For the lawmakers who have been able to use this moment to boost their name recognition and grow their fan bases, they’re following in the footsteps of Democratic and Republican impeachment managers who have shone in the past.
“I remember Lindsey Graham as an impeachment manager,” said Tom Lopach, former executive director of the Democratic Senatorial Campaign Committee. “It is rare to have a congressional hearing or session of such import that it is on throughout the day. You have to go back to Watergate, you go back to the Iran-Contra hearing, you go back to the Clinton impeachment and Trump’s impeachment.”
Graham, who was an impeachment manager during former President Bill Clinton’s 1999 trial, ran for the Senate and won just a few years later in 2002. Asa Hutchinson, another then-House member who made the case against Clinton, is now the governor of Arkansas. Bill McCollum, also on the impeachment team against Clinton, went on to become Florida’s attorney general.
More recently, Democratic representatives such as Adam Schiff, Jerry Nadler and Val Demings served as impeachment managers during Trump’s first trial, burnishing their national profiles. Schiff is now looking to be appointed California’s next attorney general. Demings, a Florida congressmember, made it to President Joe Biden’s vice-presidential shortlist.
Some of the impeachment managers for Trump’s second trial include Democrats who have considered or ran for higher office before, such as 2020 presidential candidate Eric Swalwell and Castro, who has eyed bids for the Senate. One Democrat who isn’t able to run for the Senate, Virgin Islands Del. Stacey Plaskett, has some Democrats wishing that she could after her steady performance.
Though impeachment is an inherently political process, elected officials typically don’t like to admit that working as a manager can come with electoral benefits. They were required to walk a careful line, especially when making the case that Trump incited a mob to attack the U.S. Capitol. Still, strategists from both sides of the aisle acknowledged that their roles likely furthered their careers.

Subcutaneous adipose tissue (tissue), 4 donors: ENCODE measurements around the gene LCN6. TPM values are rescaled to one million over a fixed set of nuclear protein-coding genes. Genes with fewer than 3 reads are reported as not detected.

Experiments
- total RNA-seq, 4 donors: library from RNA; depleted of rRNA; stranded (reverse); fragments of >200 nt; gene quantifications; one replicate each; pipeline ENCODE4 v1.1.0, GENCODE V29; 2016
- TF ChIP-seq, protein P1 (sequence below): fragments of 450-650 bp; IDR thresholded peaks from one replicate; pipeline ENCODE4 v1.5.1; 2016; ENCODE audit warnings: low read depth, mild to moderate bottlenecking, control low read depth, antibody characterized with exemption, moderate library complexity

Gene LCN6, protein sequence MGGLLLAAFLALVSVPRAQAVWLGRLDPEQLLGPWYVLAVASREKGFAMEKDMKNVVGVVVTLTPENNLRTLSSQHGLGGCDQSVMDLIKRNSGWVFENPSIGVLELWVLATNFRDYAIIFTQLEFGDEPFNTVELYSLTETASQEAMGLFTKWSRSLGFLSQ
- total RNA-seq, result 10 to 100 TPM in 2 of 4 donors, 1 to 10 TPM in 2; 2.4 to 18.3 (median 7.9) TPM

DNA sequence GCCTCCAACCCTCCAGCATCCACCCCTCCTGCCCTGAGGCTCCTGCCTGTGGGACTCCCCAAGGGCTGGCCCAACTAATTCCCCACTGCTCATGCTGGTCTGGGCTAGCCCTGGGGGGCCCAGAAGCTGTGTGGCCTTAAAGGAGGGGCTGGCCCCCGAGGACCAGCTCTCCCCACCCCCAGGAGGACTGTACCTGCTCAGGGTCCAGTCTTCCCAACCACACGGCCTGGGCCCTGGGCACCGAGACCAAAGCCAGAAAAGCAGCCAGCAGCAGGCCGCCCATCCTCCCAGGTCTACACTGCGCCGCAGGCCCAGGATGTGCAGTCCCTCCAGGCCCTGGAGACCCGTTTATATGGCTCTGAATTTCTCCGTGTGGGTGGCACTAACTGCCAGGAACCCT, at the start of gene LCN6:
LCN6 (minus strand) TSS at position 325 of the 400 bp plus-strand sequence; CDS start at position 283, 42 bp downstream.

“When you’re part of impeachment proceedings and you’re in a managerial position, of course you’re going to have better name ID. You’re on camera all this time, bringing incredible evidence,” said Sonia Van Meter, a former campaign consultant to Castro. “And anyone who’s paying attention to these proceedings is going to get to know your face.”
For some of the managers, their presentations were shared widely on social media. Neguse, who is an attorney and the youngest impeachment manager, won acclaim for his compelling and high-minded arguments. Maryland Rep. Jamie Raskin, the lead manager, poignantly talked about his daughter and son-in-law fearing for their lives during the insurrection only a day after he buried his son. Dean, who previously ran for lieutenant governor, grabbed viewers’ attention when she teared up recounting the day of the attack.
“The part where she showed emotion, that was very real and it gets to who she is,” said Larry Ceisler, a public relations executive based in Pennsylvania. “Obviously she’s raised her profile in the caucus, with political people, and maybe some people who don’t know her. When you distinguish herself as she has, people are going to mention her for the Senate opening.”
Ceisler added that her performance was likely influenced by her past experience as an executive director of the Philadelphia Trial Lawyers Association: “She has at her fingertips some very good legal minds in Pennsylvania … and my guess is, knowing Madeleine, she didn’t go at this on her own, she would ask advice.”
Van Meter said the trial is “upping Joaquin Castro’s name ID and certainly Stacey Plaskett’s.”
She has also worked as a campaign adviser to Rep. Jason Crow (D-Colo.), a manager during Trump’s first impeachment, who she said has been invited onto TV and quoted in articles more often since the trial.
Jon Seaton, a former senior adviser to Graham during his 2016 presidential campaign, said the South Carolina Republican’s sense of humor during the Clinton impeachment trial led to national attention and media clips. Graham was noticed ahead of the trial for asking, “Is this Watergate or Peyton Place?’” — a reference to a 1960s soap opera.
“I think it did help. I don’t know if it was determinative, but it certainly gave him a leg up,” Seaton said of Graham’s Senate bid shortly thereafter. “I just think he acquitted himself very well throughout the Clinton impeachment trial and I think people kind of liked him. And it’s always hard to break through, and that gave him an opportunity to break through that his opponents just didn’t have.”
But some Democrats who earned the most praise this week will likely not be in a position to run for higher office for some time. Neguse’s home-state senators are both Democrats, and Michael Bennet has said he plans to run again in 2022, while John Hickenlooper is not up for reelection until 2026. Incumbent Colorado Gov. Jared Polis, also a Democrat, faces reelection in 2022.
Poor impeachment performances can also have a lingering effect. When Bruce Castor, a former acting attorney general of Pennsylvania, was named as one of Trump’s attorneys for the trial, it set off speculation that he was contemplating a bid for Senate or governor in 2022. But that chatter has died down after his initial speech last week was widely panned — including by Trump.
And sometimes, the volatile mix of electoral politics and impeachment can create uncomfortable moments. Dean’s son, former Obama aide Pat Cunnane, tweeted on Wednesday that Dean “seems comfortable in the Senate.”
Aware of the optics, Dean’s aides struck a different tone. “She’s focused on the trial,” said Dean’s spokesperson, Timothy Mack, when asked about Cunnane’s tweet.